As a treasury business partner working in Group Treasury for Travelopia, Shankar Ramaswamy, MBA, CTP, covers a lot of ground. The experiential travel company he works for operates in over 130 source markets and 150 destinations across all continents.
Travelopia handles all aspects of travel, whether it’s booking flight tickets and hotels or arranging sightseeing experiences. The company is headquartered in the U.K. but has team members around the world, including Shankar, who is based in India.
Shankar reports to the head of treasury, who is based in the U.K., and supervises cash at the group level. His role involves oversight of cash flow and cash liquidity management for the entire company, and management of banking, debt facilities and the foreign exchange (FX) trading program.
In addition, Shankar works with the various business units to ensure they’re funded. This has posed more of a challenge over the past couple years due to the impact of COVID on the travel industry.
A GLOBAL CENTRALIZED TREASURY
As Travelopia is based in the U.K., its functional currency is the pound sterling. While the company works in multiple regions, its treasury is largely centralized. When it comes to the group level, Shankar explained, “We cover the entire standard of the treasury across the globe.”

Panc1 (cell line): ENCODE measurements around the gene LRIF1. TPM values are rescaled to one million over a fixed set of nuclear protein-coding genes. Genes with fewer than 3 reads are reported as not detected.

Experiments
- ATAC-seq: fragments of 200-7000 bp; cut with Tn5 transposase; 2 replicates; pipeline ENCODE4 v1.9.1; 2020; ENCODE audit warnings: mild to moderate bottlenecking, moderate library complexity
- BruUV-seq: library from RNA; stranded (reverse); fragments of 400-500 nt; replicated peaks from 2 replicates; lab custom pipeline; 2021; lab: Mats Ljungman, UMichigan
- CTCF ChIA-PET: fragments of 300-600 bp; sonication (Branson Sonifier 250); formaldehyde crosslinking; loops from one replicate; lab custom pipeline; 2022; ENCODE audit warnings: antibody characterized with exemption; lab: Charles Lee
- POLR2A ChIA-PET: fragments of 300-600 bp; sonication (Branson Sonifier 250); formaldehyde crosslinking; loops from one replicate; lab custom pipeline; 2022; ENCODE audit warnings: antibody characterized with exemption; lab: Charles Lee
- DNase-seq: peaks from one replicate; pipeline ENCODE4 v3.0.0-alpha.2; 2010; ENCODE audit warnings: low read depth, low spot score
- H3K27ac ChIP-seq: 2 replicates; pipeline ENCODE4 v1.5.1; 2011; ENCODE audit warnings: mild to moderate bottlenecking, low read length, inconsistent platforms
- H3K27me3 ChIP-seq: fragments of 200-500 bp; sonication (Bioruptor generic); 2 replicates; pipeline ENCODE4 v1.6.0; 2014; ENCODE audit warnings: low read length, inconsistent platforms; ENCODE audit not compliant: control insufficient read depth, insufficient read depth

That being said, individual business units at Travelopia also have their own treasury departments. These departments perform more basic tasks focused on payments and take input from the group level in terms of limits.
TMS AND BANK RELATIONSHIPS
Travelopia uses a treasury management system (TMS) called Integrity and maintains fairly extensive bank relationships — 8 to 10 across the group level and individual business units.
“We have to adapt our internal management systems and internal reporting formats effectively,” Shankar said, noting that the reporting formats and statements are automatically linked to the company’s SFTP (secured file transfer protocol) through its TMS.
MEETING HIGH CUSTOMER EXPECTATIONS
In his role, Shankar also drives new initiatives to incorporate the latest technologies into treasury activities. His goal: “a seamless treasury experience.”
Expectations from internal customers are high, especially around payments. However, in the post-Brexit era, payments between the U.K. and E.U. have become more complicated.
“Some of our customers across Europe are not getting the full amount,” Shankar said. “So, we are facing challenges in terms of smooth payment, or transmission from our account to our vendors and ensuring they’re satisfied.”
To address this challenge, the company has worked on implementing a global wallet platform, which acts as if the company is in a local country account.
THE VALUE OF SHARING KNOWLEDGE
Shankar is looking forward to learning from the best practices and experiences of colleagues from around the world as he serves as a member of the AFP APAC Treasury Advisory Council (TAC). He described treasury as being a collaborative role: “The knowledge is being transferred and shared. That’s how we move up the ladder.”
ADD THIS TO YOUR MUST-READ LIST
As part of our profiles on the APAC TAC, we’re asking each person to name a book they’ve read recently and would recommend. Shankar’s pick was “Prisoners of Geography: Ten Maps That Tell You Everything You Need to Know About Global Politics” by Tim Marshall. While the book may not be directly linked to treasury, he described it as an “eye-opener” into how the economy and businesses work. He found the book also helped him better understand the conflict in Ukraine.
Interested in more AFP articles and profiles tailored to treasury in Asia-Pacific? Read more here.